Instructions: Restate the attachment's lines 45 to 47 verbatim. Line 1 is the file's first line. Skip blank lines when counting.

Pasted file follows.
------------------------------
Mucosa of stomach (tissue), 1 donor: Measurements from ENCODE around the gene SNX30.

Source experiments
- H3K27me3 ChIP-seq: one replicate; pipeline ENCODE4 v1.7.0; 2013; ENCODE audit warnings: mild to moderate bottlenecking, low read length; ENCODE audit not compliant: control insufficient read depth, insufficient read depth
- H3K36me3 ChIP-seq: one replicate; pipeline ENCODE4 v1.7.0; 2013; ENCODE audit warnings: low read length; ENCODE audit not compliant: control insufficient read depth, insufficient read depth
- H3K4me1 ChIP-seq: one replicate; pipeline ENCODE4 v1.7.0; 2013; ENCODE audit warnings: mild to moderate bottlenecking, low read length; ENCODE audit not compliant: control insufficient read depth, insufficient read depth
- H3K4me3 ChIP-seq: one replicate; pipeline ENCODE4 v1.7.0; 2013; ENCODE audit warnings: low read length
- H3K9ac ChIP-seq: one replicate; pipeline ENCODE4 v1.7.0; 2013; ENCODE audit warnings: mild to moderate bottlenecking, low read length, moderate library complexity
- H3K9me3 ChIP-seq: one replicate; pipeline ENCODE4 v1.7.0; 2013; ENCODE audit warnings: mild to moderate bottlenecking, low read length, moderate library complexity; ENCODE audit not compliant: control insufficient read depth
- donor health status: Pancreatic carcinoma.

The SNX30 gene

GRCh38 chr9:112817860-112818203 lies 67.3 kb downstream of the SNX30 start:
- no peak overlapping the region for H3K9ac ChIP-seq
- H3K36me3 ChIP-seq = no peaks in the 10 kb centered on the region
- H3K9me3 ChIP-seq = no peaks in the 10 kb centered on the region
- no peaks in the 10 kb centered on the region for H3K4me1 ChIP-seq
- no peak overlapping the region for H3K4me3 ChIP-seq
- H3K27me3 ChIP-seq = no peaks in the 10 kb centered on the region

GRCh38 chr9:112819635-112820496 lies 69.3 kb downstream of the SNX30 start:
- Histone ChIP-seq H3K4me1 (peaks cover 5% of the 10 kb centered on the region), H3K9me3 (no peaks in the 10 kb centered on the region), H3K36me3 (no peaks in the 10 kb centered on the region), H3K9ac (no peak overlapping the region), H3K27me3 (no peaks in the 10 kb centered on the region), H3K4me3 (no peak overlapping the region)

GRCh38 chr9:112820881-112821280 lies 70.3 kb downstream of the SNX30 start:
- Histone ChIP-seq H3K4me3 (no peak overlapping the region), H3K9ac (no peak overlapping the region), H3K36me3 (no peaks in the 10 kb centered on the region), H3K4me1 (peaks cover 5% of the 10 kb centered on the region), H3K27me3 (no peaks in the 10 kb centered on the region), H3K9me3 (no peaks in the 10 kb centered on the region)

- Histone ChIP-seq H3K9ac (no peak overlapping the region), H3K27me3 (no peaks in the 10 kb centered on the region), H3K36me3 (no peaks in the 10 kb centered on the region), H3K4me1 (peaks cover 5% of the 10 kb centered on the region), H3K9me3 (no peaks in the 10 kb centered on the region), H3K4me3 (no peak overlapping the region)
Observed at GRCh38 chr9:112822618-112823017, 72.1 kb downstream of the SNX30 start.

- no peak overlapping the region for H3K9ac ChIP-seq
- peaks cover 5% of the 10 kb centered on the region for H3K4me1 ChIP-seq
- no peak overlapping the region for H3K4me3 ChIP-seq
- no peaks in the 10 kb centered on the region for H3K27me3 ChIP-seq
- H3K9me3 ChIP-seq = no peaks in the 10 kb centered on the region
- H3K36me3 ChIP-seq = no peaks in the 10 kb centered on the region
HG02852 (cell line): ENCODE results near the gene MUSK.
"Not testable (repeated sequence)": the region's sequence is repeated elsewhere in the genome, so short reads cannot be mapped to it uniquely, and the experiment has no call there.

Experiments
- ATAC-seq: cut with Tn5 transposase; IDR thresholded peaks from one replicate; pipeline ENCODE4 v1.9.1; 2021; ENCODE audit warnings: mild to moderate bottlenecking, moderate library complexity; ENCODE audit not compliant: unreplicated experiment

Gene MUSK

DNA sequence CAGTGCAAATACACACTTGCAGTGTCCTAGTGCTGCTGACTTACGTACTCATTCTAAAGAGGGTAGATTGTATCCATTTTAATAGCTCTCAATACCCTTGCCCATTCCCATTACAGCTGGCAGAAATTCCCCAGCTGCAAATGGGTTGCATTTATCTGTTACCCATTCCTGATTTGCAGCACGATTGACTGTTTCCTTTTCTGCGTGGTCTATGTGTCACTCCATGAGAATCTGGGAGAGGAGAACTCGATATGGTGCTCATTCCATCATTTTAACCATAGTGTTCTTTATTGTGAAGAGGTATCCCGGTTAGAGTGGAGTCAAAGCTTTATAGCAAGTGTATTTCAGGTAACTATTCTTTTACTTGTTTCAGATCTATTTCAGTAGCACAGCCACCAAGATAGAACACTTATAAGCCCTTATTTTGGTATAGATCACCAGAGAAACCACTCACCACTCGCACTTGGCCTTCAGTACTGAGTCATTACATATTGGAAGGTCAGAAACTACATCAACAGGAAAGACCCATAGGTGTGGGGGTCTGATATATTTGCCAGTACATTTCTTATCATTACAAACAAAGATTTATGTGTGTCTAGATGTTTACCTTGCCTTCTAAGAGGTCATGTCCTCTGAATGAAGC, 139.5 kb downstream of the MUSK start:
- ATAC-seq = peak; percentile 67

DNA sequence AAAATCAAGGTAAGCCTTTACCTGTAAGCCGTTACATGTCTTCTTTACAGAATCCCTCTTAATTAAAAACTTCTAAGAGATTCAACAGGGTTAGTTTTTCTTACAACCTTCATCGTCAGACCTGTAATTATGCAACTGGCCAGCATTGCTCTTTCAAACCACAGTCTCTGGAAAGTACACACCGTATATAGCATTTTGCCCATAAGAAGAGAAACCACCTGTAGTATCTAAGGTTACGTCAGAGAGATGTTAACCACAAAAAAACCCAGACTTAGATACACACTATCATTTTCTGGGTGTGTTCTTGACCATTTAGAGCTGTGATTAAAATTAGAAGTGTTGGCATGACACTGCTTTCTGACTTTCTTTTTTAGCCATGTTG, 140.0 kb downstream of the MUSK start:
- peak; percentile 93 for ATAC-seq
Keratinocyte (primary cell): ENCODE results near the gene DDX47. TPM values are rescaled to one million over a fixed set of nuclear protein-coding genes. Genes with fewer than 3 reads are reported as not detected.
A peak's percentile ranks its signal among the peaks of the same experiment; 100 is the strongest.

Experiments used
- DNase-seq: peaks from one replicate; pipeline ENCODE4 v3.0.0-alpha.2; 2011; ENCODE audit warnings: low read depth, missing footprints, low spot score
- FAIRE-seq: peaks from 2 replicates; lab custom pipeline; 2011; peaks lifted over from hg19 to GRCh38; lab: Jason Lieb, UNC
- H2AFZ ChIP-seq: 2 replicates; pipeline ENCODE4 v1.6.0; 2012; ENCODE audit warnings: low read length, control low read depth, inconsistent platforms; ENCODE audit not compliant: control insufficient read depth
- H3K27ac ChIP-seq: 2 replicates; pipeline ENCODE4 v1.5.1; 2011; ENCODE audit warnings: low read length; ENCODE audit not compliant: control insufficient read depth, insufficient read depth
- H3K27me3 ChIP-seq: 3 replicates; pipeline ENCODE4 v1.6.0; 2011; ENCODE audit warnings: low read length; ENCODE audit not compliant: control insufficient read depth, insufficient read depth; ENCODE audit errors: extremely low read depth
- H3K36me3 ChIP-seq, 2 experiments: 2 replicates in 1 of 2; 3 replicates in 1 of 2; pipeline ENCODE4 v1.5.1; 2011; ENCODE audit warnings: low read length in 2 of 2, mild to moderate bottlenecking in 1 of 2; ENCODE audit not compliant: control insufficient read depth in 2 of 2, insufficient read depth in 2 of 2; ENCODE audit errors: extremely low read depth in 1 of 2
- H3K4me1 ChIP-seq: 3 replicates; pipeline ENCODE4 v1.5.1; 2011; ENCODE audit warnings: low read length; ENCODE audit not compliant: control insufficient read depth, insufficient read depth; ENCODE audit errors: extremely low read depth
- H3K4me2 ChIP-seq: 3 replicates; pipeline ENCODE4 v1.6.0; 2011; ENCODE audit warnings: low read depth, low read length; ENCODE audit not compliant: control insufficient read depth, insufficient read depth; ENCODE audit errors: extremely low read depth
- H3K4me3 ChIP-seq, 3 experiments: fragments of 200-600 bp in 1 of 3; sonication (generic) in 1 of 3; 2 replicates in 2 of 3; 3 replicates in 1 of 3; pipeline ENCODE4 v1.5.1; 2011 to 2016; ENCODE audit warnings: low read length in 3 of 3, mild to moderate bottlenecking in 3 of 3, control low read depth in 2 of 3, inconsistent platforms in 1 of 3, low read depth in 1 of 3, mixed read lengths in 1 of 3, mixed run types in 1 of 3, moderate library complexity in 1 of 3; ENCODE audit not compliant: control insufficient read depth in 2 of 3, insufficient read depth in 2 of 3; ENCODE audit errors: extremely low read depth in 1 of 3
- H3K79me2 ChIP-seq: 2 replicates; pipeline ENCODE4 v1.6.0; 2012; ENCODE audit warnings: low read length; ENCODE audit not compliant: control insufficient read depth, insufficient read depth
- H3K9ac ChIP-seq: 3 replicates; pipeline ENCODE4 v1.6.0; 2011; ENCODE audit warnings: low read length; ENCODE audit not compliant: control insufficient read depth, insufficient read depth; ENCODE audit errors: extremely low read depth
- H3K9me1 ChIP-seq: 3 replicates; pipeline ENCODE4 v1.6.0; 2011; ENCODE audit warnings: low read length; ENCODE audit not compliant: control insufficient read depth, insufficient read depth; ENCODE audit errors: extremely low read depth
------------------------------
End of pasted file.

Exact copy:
- H3K27ac ChIP-seq: 2 replicates; pipeline ENCODE4 v1.5.1; 2011; ENCODE audit warnings: low read length; ENCODE audit not compliant: control insufficient read depth, insufficient read depth
- H3K27me3 ChIP-seq: 3 replicates; pipeline ENCODE4 v1.6.0; 2011; ENCODE audit warnings: low read length; ENCODE audit not compliant: control insufficient read depth, insufficient read depth; ENCODE audit errors: extremely low read depth
- H3K36me3 ChIP-seq, 2 experiments: 2 replicates in 1 of 2; 3 replicates in 1 of 2; pipeline ENCODE4 v1.5.1; 2011; ENCODE audit warnings: low read length in 2 of 2, mild to moderate bottlenecking in 1 of 2; ENCODE audit not compliant: control insufficient read depth in 2 of 2, insufficient read depth in 2 of 2; ENCODE audit errors: extremely low read depth in 1 of 2